Faculty Peer Reviewed
Polymyalgia rheumatica (PMR) is a condition that resembles several different disorders including osteoarthritis and can be difficult to diagnose. In addition to osteoarthritis, PMR can resemble conditions as diverse as depression, fibromyalgia, myopathic drug reactions, and malignancy. PMR, however, can be associated with dangerous consequences, namely blindness, and is responsive to well-established treatment regimens. As such, familiarity with PMR’s presentation and its unique features is critical so as to avoid serious complications that can result from a delayed or missed diagnosis.
PMR has a well-known association with temporal arteritis. PMR occurs in as many as 50% of patients who present with concurrent symptoms of temporal arteritis. (1) Temporal arteritis has a characteristic presentation that includes headache ipsilateral to the inflamed vessel; jaw claudication; and constitutional symptoms such as fever, night sweats, fatigue, and anorexia. Patients presenting later in the course of temporal arteritis will often complain of visual changes or loss, heralding the most serious consequence of temporal arteritis: blindness secondary to ischemic optic neuropathy. In a patient with said presentation and complaints of morning stiffness in the shoulder, hip, and girdle, physicians are likely to identify PMR in the setting of temporal arteritis. However, symptoms of PMR do not always occur at the same time as the symptoms of temporal arteritis, and PMR can occur completely independently of temporal arteritis. When it presents without the unique symptoms of temporal arteritis, PMR can present a diagnostic dilemma.
Familiarity with the full range of manifestations of PMR is imperative. In 1979, Howard Bird characterized the clinical features most helpful in the diagnosis of PMR by determining their specificity and sensitivity. Seven features were meaningful in their sensitivity or specificity for PMR: shoulder pain and/or stiffness bilaterally, onset of illness of <2 weeks duration, initial ESR >40 mm/hr, morning stiffness duration of >1 hour, age >65 years, depression and/or loss of weight, and upper arm tenderness bilaterally. Dr. Bird and his colleagues proposed that the presence of three or more of these characteristics is sufficient for identification of probable PMR. (2) In the wake of the publication of the Bird criteria, several other criteria were developed for accurate identification of PMR at first presentation. These criteria included other features like disease duration >2 months and absence of hand swelling. (3,4,5) In sum, patients with PMR are typically over the age of 50 years old and present with discomfort they describe as pain and stiffness, often worst in the morning, that is limited to the shoulders, hip girdle, neck, and torso. (6) Because of the typically proximal nature of the discomfort, patients complain of difficulty with dressing, using a hairdryer, etc. While it’s not unusual for patients to present with some constitutional symptoms, high spiking fever is more typical of temporal arteritis than lone PMR. (4)
Rheumatoid arthritis (RA) is one of the conditions that can be confused with PMR. Pre-treatment CD8 lymphocyte levels, the presence of RF positivity, and involvement of peripheral joints are features that have been pursued as possibly useful metrics for differentiation between RA and PMR. Peripheral joint involvement is significantly more common in patients with RA, while decreased CD8 lymphocyte count is more common in patients with PMR. The presence of RF positivity, however, is not significantly more common in patients with PMR than in patients with RA. (7) Imaging is also a modality that can and should be utilized in differentiating RA from PMR. Routine x-rays of patients with PMR will usually be normal. However, MRI examination of PMR patients reveals some meaningful differences in the nature of the arthropathy present in RA versus that of PMR. The site of inflammation is largely extraarticular synovial structures in PMR; common sites of involvement include flexor, posterior tibial, and peroneal tenosynovial sheaths. In a small study comparing MRI results of PMR and RA patients, 9 of 14 patients (10/20 joints) with PMR but only 2/14 (2/20 joints) with RA had prominent edema at extracapsular sites adjacent to the joint capsule or in the soft tissues (p = 0.02). Both groups had a comparable degree of joint effusion (18 PMR, 17 RA), bursitis (18 PMR, 16 RA), and tenosynovitis (3 PMR, 2 RA). (8, 9) It is worth mentioning, however, that MRI is both expensive and not always immediately accessible. Given this reality, a more cost- and time-efficient approach to clarifying a condition that is neither clearly RA or PMR is to treat empirically with steroids, to which PMR will rapidly respond.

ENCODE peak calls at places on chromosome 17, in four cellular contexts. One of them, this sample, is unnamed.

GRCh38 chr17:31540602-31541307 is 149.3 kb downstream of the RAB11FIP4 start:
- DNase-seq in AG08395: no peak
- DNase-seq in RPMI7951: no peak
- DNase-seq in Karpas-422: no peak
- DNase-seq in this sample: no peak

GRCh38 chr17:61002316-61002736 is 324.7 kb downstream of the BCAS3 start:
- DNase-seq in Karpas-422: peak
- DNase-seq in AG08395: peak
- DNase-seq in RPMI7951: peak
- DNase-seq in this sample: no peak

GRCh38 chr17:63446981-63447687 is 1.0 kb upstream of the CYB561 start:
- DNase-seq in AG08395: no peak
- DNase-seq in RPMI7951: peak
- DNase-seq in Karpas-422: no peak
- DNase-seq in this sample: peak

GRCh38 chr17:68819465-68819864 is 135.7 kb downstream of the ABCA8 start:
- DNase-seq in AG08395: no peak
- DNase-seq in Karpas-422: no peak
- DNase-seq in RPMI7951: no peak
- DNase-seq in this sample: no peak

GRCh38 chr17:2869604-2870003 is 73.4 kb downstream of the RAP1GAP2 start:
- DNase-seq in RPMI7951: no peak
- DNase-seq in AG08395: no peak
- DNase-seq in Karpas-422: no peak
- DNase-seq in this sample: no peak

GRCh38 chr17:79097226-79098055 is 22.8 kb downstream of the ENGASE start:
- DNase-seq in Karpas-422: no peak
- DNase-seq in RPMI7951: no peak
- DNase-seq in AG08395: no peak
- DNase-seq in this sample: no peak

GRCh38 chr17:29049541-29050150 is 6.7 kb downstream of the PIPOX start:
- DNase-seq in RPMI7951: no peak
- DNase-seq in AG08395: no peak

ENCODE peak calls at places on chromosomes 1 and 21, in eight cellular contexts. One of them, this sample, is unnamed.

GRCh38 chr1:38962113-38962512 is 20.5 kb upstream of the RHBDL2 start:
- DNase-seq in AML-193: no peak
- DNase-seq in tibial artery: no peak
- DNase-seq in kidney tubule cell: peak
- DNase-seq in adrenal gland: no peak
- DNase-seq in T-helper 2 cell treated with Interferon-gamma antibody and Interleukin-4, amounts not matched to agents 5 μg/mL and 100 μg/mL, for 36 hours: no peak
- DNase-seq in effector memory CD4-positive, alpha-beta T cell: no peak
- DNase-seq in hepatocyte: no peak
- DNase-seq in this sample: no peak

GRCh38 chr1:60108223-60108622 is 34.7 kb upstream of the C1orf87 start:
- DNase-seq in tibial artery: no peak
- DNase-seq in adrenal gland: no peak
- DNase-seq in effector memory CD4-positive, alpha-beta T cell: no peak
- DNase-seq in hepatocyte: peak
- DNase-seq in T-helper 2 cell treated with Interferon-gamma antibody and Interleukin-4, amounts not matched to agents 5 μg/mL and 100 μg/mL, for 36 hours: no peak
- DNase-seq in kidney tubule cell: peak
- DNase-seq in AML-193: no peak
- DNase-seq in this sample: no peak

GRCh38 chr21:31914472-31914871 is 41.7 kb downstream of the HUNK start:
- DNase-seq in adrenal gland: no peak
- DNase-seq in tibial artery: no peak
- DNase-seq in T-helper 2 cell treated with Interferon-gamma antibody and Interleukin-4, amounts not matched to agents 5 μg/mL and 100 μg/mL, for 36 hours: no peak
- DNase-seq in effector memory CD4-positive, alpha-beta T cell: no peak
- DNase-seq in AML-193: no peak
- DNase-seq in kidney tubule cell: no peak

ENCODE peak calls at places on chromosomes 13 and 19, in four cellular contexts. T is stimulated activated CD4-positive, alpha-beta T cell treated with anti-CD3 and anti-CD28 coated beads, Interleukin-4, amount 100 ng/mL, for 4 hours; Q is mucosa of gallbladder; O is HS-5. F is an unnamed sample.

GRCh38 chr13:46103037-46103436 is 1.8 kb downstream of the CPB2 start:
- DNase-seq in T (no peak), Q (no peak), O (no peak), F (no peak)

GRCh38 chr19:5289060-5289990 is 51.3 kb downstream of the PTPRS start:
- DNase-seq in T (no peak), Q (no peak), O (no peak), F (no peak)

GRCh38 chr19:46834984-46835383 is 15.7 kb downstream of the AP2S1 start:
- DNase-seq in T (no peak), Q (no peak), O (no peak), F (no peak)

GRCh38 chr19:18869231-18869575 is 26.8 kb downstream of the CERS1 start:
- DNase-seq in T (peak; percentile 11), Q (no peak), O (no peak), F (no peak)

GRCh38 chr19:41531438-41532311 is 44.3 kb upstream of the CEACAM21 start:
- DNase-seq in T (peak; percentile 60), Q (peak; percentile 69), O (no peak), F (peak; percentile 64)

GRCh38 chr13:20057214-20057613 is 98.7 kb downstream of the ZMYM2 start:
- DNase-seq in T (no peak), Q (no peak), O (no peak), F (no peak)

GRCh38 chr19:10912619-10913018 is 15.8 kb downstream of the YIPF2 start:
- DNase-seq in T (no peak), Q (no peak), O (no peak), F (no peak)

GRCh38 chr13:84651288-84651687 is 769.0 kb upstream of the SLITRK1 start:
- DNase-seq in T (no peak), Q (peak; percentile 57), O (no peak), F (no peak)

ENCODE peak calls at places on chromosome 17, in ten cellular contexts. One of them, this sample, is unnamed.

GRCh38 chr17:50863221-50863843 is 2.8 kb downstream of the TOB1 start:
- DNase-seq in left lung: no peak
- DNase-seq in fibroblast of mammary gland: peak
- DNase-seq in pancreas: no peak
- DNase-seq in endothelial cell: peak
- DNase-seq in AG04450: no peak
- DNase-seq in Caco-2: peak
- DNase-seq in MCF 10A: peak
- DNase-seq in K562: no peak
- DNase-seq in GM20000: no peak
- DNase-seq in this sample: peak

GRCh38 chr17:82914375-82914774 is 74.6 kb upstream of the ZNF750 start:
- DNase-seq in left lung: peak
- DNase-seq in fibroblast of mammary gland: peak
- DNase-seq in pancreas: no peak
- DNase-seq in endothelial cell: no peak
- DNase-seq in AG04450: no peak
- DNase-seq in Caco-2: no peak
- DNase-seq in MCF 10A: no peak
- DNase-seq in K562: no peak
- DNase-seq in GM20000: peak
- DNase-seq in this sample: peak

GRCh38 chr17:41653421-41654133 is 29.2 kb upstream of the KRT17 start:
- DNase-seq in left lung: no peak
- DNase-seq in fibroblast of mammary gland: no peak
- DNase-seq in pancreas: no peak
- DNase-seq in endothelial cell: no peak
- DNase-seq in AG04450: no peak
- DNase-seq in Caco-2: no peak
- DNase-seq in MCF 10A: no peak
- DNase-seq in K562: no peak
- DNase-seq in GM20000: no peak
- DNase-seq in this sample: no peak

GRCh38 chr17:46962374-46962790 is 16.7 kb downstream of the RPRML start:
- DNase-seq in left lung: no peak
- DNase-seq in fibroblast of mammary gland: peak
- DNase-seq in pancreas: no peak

Proper diagnosis of PMR requires a familiarity with its signs and symptoms and a systematic approach to the diagnostic work-up that reflects an understanding of the conditions that mimic PMR. A detailed history and physical which focuses on features common to the diagnostic criteria described earlier is essential and may eliminate the need for more costly and elaborate diagnostic procedures. Any visual changes warrant prompt referral to Ophthalmology. Checking routine labs including ESR, TSH, and hepatic panel is prudent, whereas imaging should be reserved for ambiguous cases or those where empiric treatment with steroids is contraindicated.
Peer reviewed by Peter Izmirly MD, NYU Division of Rheumatology
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